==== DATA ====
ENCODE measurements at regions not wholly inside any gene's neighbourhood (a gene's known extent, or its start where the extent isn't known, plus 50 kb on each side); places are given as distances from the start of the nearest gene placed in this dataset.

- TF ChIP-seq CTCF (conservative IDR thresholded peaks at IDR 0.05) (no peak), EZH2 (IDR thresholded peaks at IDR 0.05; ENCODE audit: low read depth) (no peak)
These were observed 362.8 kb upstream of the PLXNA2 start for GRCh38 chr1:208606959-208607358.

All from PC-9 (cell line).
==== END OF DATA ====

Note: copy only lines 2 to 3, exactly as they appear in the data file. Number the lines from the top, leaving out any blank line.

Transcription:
- TF ChIP-seq CTCF (conservative IDR thresholded peaks at IDR 0.05) (no peak), EZH2 (IDR thresholded peaks at IDR 0.05; ENCODE audit: low read depth) (no peak)
These were observed 362.8 kb upstream of the PLXNA2 start for GRCh38 chr1:208606959-208607358.